She can no longer live alone. Or can a lien be placed on it by the living facility?

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…and pay for the emergency tree service($$) when the ancient pecan tree at your parents homestead comes down across the neighbors yard.

Jeanne has given spot-on suggestions.

The NH is not at all interested in placing a lien on her home. NH is just not in the real estate business. But what they want & fully expect is to to be paid for their services. For about 70% of the elderly who need a NH, they apply for Medicaid. Really even with mid-6 figures in assets - at 5K - 15K a month for NH care - their $$ will run out. If they live long enough, unless they are generationally wealthy, they will just flat run out of $$ and apply for Medicaid.

Medicaid in most states allows for the homeowner to have the homestead property as an exempt asset. As Jeanne said, there will be no money to maintain it. Under Medicaid rules, they must do a co-pay or their "SOC" (share of cost) of all their monthly income to the NH. They are allowed to keep a small ($ 35 - 90 a mo) personal needs allowance. But it is only enough to pay for beauty shop, some clothing replacement, phone or cable costs. There will be none - nada - zilch to pay for anything on the exempt home for the rest of the elders lifetime. If family can afford and has the sense of humor to essentially have & maintain the home for whatever the rest of the parents life AND there is something about the situation that will meet the requirements for a MERP exemption, then keeping the home can make sense. But most families decide to sell the parents home.

If you do this, really imho, you need to do it asap so that you have the proceeds from the sale to private pay for the NH from the outset (allows you to perhaps get into a better facility that will take future Medicaid residents based on 1 - 2 years of living there); also enables you to buy a NCV funeral & burial policy; pay for services that will not be covered by Medicaid (like dental care, eyeglasses, better hearing aids). Whatever you do, if you sell the house, all the proceeds from the house sale must be used for their care & their needs. The sale will be recorded by the local tax assessor & then dovetailed into the state records. So Medicaid will find out to the penny the funds paid on the home. If you need to pay for things on the property to make it sellable, you really need to have some sort of document on the costs which you enter into the Realtor / act of sale agreement so that you can be reimbursed from the proceeds. Otherwise the state will look at it as a gifting transfer and can do a transfer penalty on the amount before Medicaid will pay. It all is a lot to consider, so take your time and do things that work best for all in the long run. Good luck.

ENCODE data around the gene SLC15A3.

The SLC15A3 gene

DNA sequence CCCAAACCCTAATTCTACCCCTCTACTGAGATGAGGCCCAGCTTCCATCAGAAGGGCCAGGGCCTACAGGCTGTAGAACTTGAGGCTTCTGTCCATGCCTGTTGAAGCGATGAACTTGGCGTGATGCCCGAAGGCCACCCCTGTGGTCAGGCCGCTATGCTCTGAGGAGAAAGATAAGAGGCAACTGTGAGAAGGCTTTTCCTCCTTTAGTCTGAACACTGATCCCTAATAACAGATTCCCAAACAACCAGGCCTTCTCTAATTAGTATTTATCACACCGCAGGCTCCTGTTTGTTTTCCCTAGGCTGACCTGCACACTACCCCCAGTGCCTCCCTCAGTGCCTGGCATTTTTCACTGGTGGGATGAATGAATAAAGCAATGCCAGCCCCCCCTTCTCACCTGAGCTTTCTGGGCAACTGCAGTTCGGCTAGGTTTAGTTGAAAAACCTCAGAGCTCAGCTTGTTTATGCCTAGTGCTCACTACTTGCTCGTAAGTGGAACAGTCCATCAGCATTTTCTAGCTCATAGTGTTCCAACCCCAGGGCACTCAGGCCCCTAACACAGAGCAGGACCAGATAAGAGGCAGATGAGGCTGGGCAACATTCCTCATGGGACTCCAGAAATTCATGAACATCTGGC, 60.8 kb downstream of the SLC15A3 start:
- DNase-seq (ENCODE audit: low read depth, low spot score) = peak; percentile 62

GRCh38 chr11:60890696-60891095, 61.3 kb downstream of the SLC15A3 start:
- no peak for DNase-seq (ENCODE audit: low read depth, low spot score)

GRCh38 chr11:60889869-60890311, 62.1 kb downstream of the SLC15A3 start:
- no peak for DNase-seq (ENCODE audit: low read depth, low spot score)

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I take it she is planning on moving into a care center of some kind. If she doesn't sell the house, what will happen to it? Who will pay the taxes, insurance, maintain the property, rake, shovel, etc.?

Do you have an approximate idea of the value of the house? If she sold it, after all the costs of selling are deducted, how long would that money last in the care center? For example, if she clears $120,000 on the sale and the center costs $6,000 a month, it would pay for 20 months. Of course, her monthly income would make a difference, too. If she has $1,000 available each month to pay toward the care center, then the house money would last a full 2 years.

What will happen when the money runs out? If the house money would last 2 years and she lives 7 years, then what?

For many people the answer is to apply for Medicaid. Medicaid does not require the house to be sold, but she would have no money available to maintain it. Also the state would have a right to the proceeds to repay their expenses after her death.

I think if you provide a few more details about your Mom's situation, you will get more specific responses.
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